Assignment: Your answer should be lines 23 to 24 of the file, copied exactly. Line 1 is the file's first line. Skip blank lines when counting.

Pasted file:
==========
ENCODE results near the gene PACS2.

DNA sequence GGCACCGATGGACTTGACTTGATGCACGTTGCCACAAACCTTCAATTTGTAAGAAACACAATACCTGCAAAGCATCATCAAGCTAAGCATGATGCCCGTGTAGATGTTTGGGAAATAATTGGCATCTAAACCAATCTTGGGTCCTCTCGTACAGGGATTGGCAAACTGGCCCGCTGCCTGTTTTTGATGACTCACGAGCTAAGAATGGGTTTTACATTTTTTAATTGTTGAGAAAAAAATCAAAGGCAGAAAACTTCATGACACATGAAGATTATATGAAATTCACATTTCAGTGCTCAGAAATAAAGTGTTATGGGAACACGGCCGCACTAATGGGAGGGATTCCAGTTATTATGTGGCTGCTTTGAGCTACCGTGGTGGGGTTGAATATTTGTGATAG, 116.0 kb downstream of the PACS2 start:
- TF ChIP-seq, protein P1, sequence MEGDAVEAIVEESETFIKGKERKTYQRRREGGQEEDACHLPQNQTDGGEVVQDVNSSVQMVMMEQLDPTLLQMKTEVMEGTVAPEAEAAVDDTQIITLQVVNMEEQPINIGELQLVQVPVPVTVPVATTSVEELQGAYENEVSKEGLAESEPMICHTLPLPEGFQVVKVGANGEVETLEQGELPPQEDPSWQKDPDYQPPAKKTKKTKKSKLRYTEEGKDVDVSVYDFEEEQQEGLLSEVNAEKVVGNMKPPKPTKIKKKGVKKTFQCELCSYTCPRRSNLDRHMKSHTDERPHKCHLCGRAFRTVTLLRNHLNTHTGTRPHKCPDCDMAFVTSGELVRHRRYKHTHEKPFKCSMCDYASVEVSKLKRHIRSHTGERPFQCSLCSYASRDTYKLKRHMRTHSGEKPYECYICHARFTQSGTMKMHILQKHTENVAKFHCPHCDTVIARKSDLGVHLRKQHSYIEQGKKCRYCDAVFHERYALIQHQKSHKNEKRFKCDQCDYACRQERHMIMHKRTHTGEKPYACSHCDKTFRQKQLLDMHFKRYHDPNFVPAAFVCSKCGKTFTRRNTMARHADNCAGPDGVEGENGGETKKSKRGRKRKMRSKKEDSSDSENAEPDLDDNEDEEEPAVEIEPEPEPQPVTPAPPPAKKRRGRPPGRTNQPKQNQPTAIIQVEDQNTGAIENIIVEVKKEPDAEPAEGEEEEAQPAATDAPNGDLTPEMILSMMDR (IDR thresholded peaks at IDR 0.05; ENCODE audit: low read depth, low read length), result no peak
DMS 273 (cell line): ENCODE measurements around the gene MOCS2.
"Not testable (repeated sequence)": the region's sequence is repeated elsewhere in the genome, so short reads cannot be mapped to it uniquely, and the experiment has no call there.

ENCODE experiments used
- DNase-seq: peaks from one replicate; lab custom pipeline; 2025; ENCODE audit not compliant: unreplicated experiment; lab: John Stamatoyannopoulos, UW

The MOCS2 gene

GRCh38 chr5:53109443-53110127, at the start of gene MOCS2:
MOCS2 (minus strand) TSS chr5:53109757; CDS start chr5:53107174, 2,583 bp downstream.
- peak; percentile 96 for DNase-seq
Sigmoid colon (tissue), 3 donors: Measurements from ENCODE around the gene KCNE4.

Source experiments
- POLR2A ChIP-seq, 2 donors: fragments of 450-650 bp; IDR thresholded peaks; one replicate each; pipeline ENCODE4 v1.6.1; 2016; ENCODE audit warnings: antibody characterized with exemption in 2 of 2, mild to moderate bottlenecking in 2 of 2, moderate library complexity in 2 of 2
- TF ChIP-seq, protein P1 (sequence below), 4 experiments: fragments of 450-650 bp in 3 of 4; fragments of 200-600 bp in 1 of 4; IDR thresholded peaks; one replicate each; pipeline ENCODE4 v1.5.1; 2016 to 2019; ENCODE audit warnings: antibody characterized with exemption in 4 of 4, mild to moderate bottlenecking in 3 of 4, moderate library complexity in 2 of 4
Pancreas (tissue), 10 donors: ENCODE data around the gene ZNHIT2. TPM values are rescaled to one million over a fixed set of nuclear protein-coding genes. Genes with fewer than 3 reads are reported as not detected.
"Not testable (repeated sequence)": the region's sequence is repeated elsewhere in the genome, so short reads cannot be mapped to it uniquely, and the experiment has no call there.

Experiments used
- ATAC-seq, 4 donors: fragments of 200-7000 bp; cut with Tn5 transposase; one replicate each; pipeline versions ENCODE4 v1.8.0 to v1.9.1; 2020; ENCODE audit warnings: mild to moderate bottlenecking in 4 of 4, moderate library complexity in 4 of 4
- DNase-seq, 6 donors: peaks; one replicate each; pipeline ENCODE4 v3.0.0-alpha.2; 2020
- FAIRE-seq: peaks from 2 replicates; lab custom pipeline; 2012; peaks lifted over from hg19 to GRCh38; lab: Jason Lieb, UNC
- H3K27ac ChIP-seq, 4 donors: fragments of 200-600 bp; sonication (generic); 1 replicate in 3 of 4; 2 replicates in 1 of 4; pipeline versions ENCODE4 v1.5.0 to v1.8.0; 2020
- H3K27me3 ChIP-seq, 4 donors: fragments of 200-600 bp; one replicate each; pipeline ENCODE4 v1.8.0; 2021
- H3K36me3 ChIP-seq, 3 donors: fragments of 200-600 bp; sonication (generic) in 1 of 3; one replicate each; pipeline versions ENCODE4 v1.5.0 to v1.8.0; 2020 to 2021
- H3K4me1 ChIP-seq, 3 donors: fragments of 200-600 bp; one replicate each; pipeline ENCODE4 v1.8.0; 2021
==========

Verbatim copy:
- H3K27me3 ChIP-seq, 4 donors: fragments of 200-600 bp; one replicate each; pipeline ENCODE4 v1.8.0; 2021
- H3K36me3 ChIP-seq, 3 donors: fragments of 200-600 bp; sonication (generic) in 1 of 3; one replicate each; pipeline versions ENCODE4 v1.5.0 to v1.8.0; 2020 to 2021